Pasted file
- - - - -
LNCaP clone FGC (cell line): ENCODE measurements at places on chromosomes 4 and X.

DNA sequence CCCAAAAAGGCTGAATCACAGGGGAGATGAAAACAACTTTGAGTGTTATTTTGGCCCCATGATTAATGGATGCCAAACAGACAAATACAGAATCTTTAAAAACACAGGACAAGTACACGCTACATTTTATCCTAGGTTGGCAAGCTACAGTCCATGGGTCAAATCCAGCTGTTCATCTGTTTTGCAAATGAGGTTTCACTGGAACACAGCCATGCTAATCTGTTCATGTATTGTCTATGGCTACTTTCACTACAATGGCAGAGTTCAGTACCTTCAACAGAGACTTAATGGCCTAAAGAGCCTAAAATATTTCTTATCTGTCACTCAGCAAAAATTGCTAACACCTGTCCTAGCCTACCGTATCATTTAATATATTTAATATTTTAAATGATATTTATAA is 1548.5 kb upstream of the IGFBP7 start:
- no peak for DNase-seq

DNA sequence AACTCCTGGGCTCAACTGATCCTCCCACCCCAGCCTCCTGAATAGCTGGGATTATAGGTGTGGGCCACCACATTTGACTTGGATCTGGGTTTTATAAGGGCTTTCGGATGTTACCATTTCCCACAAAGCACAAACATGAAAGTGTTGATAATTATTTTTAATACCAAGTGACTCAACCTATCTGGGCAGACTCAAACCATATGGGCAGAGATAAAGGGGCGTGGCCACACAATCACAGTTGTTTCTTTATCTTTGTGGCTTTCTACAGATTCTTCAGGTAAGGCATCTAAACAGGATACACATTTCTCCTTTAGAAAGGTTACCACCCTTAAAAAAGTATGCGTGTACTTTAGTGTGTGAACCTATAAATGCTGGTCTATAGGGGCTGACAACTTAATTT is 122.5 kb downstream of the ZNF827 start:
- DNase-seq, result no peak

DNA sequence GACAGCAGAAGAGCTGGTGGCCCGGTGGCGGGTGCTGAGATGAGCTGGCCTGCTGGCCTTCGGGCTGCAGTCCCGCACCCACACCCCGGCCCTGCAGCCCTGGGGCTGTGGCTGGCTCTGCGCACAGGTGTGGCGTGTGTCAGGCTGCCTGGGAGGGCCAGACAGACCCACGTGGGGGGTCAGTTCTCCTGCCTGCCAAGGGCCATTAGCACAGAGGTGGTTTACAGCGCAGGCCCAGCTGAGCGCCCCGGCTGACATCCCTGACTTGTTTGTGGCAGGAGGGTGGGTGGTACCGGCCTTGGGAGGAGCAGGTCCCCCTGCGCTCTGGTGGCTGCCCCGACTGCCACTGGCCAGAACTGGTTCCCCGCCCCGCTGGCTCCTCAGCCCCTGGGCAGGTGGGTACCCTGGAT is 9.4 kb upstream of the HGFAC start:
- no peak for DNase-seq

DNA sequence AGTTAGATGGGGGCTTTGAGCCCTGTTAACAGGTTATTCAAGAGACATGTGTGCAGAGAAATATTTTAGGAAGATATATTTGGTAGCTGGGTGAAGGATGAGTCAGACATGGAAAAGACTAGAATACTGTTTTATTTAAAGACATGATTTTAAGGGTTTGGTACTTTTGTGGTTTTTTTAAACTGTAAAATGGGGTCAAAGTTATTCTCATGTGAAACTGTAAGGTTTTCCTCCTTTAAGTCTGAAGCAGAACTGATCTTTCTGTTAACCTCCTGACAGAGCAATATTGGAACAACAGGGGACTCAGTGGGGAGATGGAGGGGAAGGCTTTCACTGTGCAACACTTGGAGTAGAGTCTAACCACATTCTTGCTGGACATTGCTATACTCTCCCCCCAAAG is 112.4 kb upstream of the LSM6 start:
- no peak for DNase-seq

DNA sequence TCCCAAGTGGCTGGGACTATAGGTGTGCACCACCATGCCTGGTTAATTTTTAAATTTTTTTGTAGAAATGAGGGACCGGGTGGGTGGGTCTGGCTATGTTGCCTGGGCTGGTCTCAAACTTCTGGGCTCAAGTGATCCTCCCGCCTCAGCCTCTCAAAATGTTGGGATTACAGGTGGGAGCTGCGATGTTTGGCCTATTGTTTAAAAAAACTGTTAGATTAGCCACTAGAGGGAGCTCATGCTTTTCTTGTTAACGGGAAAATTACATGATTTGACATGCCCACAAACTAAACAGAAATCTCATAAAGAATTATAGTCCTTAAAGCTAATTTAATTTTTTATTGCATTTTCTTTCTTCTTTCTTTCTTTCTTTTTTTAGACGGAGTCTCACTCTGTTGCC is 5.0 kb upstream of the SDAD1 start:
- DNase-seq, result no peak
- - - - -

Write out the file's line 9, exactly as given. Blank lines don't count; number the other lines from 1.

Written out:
- no peak for DNase-seq